The experience of the automobile industry, or the apparel industry, or indeed any import-competing industry, reveals the second benefit of free trade. Low prices for consumers. This virtue of free trade is often neglected in public discourse - apparently, for protectionists, the consumers don't matter. But they do. The next time you hear rants against cheap shirts from Asia, think of this: Who buys these shirts? Why, mostly low-income and middle-income families. Families that don't have a great deal of purchasing power. And it is not just cheap shirts that are the target of Mr. Buchanan's fulminations - many of the goods that we buy today would be rendered more expensive by the imposition of import tariffs. For many consumers, the increases in the prices of these goods will make a significant dent in their wallets, thereby lowering their standard of living.

The third benefit of making trade more open is not immediately apparent; it shows up over time. Indeed, in the short run, it may not be a benefit at all. For, the removal of trade barriers does indeed result in the decline of certain industries - apparel, for instance - with a concomitant loss of jobs. Would these jobs have survived for long in the presence of trade barriers? Perhaps. Technological changes in the economy serve to make certain kinds of employment redundant, while creating new opportunities elsewhere. And so it is with free trade. The worker laid off in the import-competing industry will, with suitable retraining, find alternative sources of employment in the thriving sectors of the economy. Admittedly, the process of acquiring new skills may be quite arduous and time-consuming; however, the government can make the transition easier by offering suitable tax breaks for continuing education and retraining programs.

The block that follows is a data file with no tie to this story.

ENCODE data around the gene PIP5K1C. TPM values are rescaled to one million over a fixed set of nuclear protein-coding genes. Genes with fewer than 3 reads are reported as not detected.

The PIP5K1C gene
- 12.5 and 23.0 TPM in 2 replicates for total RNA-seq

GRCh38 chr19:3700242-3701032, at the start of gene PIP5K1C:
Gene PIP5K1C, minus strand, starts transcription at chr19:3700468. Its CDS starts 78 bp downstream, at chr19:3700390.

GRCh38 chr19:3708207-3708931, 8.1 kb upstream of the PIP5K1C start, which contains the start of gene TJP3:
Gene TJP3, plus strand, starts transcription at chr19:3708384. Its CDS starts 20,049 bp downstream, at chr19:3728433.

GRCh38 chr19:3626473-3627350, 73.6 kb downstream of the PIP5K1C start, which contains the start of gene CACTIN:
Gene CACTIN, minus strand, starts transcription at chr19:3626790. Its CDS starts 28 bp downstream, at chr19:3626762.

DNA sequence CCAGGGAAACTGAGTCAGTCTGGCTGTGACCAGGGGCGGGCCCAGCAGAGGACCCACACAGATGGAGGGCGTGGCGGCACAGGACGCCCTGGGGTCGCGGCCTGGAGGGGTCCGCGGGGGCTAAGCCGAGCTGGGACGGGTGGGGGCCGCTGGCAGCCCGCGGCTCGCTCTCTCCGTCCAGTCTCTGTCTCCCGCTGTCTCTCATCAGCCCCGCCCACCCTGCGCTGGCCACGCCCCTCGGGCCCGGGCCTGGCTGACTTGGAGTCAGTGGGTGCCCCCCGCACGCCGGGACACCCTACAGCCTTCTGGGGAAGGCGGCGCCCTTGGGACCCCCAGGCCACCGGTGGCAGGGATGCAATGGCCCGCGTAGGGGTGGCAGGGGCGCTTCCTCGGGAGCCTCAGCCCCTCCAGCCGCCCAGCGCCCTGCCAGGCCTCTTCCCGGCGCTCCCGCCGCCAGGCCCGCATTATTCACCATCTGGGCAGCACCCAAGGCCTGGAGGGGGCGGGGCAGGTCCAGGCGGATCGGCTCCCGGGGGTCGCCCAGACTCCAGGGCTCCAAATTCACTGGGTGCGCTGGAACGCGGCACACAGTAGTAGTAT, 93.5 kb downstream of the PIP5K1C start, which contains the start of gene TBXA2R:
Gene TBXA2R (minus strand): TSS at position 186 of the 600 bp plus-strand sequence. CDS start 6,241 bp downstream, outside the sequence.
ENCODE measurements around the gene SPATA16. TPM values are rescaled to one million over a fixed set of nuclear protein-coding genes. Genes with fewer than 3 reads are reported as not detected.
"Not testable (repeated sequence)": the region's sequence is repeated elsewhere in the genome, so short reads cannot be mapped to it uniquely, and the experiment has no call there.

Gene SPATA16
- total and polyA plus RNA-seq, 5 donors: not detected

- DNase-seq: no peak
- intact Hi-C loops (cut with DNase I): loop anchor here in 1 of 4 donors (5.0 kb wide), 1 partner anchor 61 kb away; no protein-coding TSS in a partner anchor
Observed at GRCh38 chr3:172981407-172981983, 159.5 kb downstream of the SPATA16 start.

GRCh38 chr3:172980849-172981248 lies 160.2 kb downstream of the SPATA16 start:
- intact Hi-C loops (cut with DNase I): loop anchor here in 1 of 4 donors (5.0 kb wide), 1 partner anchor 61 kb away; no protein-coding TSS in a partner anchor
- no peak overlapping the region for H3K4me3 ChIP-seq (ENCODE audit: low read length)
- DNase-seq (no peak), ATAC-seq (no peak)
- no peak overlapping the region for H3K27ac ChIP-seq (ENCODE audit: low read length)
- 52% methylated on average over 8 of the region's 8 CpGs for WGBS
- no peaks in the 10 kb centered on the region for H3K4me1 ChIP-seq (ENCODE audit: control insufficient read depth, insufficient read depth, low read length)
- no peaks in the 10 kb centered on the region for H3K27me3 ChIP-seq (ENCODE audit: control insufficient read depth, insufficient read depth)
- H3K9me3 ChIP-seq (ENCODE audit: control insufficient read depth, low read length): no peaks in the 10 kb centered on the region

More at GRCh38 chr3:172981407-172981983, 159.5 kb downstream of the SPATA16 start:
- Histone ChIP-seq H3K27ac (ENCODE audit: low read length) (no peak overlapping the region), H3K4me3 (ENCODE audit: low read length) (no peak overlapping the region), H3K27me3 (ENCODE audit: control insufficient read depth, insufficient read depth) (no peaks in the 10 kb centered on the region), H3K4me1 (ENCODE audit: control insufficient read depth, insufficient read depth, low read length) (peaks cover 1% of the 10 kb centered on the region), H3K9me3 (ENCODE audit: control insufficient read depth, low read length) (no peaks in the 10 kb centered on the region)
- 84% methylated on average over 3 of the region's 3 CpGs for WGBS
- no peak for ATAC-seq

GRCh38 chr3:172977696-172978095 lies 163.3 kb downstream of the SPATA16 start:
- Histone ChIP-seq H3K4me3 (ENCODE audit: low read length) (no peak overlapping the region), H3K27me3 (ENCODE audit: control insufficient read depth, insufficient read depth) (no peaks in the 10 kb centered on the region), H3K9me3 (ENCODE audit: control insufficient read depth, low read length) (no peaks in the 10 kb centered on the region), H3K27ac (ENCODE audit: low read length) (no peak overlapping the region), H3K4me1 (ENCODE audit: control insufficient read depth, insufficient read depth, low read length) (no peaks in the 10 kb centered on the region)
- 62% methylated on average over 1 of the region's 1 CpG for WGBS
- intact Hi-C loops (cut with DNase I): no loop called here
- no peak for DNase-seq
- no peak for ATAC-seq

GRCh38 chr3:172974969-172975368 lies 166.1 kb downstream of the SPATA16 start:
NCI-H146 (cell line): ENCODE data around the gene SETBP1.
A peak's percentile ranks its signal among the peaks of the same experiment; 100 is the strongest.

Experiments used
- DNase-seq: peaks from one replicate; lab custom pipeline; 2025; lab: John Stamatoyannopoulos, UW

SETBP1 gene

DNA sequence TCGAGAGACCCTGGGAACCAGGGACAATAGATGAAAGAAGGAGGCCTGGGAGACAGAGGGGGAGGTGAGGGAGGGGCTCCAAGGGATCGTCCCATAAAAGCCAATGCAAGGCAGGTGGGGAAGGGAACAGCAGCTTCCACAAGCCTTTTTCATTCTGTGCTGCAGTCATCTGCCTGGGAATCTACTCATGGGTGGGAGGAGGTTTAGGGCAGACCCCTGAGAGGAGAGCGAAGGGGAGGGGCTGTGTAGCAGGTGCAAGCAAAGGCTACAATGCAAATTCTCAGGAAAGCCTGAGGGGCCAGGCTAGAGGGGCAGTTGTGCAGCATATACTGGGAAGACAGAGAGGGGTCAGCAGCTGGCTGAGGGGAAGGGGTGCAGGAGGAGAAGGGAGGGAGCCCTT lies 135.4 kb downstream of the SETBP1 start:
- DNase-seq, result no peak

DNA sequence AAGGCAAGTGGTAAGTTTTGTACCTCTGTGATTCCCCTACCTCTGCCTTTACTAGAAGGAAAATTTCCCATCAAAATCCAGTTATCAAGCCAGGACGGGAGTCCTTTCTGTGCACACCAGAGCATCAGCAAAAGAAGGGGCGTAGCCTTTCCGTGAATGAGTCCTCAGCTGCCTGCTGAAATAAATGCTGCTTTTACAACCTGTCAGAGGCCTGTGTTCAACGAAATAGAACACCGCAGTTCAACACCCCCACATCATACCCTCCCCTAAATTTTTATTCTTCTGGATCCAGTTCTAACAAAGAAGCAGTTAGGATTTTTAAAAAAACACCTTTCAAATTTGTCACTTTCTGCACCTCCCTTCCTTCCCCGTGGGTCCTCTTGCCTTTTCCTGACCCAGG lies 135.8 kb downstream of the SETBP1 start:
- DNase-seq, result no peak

Mr. Buchanan's proposal to impose trade restrictions - "social" tariffs on goods from developing countries, and the garden variety of tariffs on goods from others - is fraught with peril. For, when confronted with barriers to their exports to the U.S., other countries are likely to erect trade barriers of their own to keep out U.S. goods. Not only will the U.S. export sector be decimated as a result, the erection of trade walls on each border will choke off world trade leading to drastic declines in economic growth everywhere and a substantial deterioration in the world's standard of living.

Pretty sobering stuff. But there's more.

Unfortunately, Mr. Buchanan's protectionist bent takes him even further. Not content with mere import tariffs, he argues that the United States should withdraw from its international trade commitments, specifically the North American Free Trade Agreement (NAFTA) and the World Trade Organization (WTO). In addition to its deleterious effects on the economy, such a course of action would isolate the United States in the world community and seriously diminish the leadership role that it currently plays in the international arena. The world would be worse off for it; so, too, would the United States.

Mr. Buchanan may be unconcerned about all this. Right now his objective is to play on the fears of the working-class - primarily, the fear of the loss of a job. In seeking to portray trade as the villain, however, he has barked up the wrong tree.